Plaintiff filed suit on January 29, 2019 bringing the following causes of action: (1) breach of contract, (2) breach of contract with fraudulent intent, (3) sex discrimination in violation of Title VII of the Civil Rights Act of 1964 (“Title VII”); and (4) retaliation in violation of Title VII. ECF No. 1. Defendant filed a motion to dismiss for failure to state a claim on April 11, 2019. ECF No. 10. Plaintiff filed a response in opposition to defendant's motion to dismiss on April 25, 2019. ECF No. 11. Defendant filed a reply on May 1, 2019.

         On June 4, 2017, the magistrate judge issued her R&R, recommending that defendant's motion to dismiss be granted in part and denied in part. Specifically, the R&R recommends that the court find that: (1) Plaintiff's contract-based claims are preempted by § 301 of the Labor Management Relations Act (“LMRA”), should be treated as a § 301 hybrid action, and can only proceed as to conduct that occurred six months prior to the date this action was filed; (2) these claims should not be dismissed for failure to join the South Carolina Stevedores Association (“SCSA”) as a party to the action and; (3) Plaintiff's Title VII claims may proceed as to conduct that occurred on or about May 26, 2016.

         On June 18, 2019, defendant filed an objection to the R&R. ECF No. 18. On June 18, plaintiff also filed a document that is titled as an objection to the R&R, but the substance of the document does not actually contain any objections. ECF No. 19. The matter is now ripe for the court's review.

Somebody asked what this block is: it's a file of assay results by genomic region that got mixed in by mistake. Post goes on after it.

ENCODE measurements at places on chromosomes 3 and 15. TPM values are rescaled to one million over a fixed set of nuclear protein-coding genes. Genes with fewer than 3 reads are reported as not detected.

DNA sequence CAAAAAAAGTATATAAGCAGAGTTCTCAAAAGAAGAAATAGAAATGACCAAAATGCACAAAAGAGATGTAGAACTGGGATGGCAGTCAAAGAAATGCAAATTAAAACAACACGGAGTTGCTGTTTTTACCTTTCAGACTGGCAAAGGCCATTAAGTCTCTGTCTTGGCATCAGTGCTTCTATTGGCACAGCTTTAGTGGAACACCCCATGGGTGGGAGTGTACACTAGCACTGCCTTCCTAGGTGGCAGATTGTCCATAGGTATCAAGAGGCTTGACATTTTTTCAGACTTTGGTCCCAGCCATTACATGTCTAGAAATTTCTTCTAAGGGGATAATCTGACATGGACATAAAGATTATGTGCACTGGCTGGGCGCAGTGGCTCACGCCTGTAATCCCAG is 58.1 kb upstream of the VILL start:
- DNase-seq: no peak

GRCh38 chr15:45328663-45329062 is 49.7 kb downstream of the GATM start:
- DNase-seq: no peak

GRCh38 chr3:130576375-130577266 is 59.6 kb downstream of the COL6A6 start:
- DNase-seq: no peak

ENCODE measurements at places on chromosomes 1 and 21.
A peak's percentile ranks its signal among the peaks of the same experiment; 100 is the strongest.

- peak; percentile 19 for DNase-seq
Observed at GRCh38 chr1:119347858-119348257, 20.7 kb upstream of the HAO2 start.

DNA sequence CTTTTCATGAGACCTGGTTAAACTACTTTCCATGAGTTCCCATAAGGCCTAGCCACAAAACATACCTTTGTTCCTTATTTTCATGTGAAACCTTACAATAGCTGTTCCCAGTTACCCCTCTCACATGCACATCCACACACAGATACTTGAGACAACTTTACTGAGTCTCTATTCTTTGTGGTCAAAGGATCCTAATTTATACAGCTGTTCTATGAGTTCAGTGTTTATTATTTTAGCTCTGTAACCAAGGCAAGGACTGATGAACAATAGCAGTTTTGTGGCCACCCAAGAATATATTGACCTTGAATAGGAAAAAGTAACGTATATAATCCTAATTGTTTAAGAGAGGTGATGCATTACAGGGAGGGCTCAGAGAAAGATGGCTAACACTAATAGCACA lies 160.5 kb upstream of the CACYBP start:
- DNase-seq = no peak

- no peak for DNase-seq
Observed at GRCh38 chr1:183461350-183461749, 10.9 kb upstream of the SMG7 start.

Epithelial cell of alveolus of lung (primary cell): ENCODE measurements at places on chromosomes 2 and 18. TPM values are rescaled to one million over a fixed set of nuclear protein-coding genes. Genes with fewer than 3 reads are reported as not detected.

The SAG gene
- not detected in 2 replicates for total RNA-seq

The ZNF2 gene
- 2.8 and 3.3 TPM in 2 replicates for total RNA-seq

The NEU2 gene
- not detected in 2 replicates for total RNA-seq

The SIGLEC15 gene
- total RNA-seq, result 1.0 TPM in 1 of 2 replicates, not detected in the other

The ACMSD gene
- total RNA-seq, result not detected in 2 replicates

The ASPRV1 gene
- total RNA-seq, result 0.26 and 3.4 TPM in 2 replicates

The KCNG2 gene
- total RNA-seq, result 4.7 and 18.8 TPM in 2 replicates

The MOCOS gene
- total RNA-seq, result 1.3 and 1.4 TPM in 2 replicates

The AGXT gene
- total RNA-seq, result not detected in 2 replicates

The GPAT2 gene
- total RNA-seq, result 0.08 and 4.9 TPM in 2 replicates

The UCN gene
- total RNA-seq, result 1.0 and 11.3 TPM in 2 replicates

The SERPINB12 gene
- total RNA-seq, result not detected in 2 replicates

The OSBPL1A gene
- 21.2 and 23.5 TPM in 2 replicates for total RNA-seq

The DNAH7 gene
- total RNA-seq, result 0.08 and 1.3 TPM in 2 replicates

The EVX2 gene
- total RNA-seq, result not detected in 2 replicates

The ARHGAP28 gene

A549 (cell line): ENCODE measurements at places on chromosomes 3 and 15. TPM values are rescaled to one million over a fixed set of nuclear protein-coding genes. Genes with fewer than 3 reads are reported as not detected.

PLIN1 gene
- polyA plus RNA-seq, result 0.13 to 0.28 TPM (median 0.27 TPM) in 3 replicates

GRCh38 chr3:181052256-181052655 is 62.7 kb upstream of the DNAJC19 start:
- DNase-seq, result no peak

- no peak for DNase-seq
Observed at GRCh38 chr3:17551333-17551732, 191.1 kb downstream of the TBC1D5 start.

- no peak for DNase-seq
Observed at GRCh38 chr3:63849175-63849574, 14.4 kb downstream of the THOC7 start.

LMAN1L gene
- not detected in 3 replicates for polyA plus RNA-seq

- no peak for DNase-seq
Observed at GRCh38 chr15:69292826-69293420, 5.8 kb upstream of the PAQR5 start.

II. STANDARDS OF REVIEW

         A. R&R

         The magistrate judge makes only a recommendation to the court. Mathews v. Weber, 423 U.S. 261, 270 (1976). The recommendation carries no presumptive weight, and the responsibility to make a final determination remains with the court. Id. at 270-71. The court may “accept, reject, or modify, in whole or in part, the findings or recommendations made by the magistrate judge . . . or recommit the matter to the magistrate judge with instructions.” 28 U.S.C. § 636(b)(1). The court is charged with making a de novo determination of any portion of the R&R to which a specific objection is made. Id. However, de novo review is unnecessary when a party makes general and conclusory objections without directing a court's attention to a specific error in the magistrate judge's proposed findings. Orpiano v. Johnson, 687 F.2d 44, 47 (4th Cir. 1982). In the absence of a specific objection, the court reviews the R&R only for clear error. Diamond v. Colonial Life & Accident Ins. Co., 416 F.3d 310, 315 (4th Cir. 2005) (citation omitted). “A finding is ‘clearly erroneous' when although there is evidence to support it, the reviewing court on the entire evidence is left with the definite and firm conviction that a mistake has been committed.” United States v. U.S. Gypsum Co., 333 U.S. 364, 395 (1948).

         B. Motion to Dismiss

         When considering a Rule 12 motion to dismiss, the court must accept the plaintiff's well-plead factual allegations as true and draw all reasonable inferences in the plaintiff's favor. Nemet Chevrolet, Ltd. V. Consumeraffairs.com, Inc., 591 F.3d 250, 253 (4th ...